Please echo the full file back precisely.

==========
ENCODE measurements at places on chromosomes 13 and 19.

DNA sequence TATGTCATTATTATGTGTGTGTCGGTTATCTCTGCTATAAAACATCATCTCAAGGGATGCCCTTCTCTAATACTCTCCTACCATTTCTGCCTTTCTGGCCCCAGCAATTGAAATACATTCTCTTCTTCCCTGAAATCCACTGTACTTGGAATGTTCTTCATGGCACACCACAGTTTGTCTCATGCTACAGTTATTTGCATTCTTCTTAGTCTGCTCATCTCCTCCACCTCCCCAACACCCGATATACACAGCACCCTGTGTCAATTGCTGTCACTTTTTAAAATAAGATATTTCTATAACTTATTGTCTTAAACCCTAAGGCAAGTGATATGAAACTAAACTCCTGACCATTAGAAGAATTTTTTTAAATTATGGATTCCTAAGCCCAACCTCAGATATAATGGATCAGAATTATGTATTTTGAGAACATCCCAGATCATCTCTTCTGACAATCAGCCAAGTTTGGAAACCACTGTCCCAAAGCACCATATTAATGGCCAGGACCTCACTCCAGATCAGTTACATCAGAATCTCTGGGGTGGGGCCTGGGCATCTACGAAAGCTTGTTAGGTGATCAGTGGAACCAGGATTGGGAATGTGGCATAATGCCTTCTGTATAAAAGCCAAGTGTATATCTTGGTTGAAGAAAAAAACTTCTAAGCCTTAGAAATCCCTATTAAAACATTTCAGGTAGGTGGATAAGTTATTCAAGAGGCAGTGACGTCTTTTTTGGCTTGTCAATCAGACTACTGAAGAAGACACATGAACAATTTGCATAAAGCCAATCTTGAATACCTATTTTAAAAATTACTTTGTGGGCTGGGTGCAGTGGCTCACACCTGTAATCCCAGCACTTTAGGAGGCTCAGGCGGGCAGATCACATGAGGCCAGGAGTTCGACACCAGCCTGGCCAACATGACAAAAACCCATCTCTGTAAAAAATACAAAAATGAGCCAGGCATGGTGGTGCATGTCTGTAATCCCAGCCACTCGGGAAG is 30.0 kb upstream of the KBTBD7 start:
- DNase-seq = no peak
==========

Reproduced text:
ENCODE measurements at places on chromosomes 13 and 19.

DNA sequence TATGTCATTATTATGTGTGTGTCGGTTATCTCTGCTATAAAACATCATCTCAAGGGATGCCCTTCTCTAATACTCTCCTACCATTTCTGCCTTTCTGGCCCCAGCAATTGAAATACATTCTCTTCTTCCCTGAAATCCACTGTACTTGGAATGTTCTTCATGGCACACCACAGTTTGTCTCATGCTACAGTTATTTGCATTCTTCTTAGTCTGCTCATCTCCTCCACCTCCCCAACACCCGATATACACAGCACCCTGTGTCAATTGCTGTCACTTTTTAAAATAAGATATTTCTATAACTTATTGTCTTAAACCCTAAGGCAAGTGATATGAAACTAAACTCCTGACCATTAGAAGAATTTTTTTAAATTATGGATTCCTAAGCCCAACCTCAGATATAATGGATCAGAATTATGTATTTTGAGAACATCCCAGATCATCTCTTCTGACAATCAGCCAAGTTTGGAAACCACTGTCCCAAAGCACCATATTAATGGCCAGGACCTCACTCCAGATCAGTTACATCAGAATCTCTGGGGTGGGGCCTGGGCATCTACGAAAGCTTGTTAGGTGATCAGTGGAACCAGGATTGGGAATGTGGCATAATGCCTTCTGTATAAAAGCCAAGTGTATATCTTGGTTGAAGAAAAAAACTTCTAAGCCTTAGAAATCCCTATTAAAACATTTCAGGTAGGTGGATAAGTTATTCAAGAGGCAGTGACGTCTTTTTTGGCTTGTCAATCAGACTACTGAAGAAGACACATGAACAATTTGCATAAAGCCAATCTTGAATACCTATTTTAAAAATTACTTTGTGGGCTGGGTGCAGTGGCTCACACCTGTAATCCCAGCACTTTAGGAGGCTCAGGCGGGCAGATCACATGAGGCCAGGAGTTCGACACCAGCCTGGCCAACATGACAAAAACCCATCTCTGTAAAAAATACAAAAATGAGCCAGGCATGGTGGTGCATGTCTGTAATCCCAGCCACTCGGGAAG is 30.0 kb upstream of the KBTBD7 start:
- DNase-seq = no peak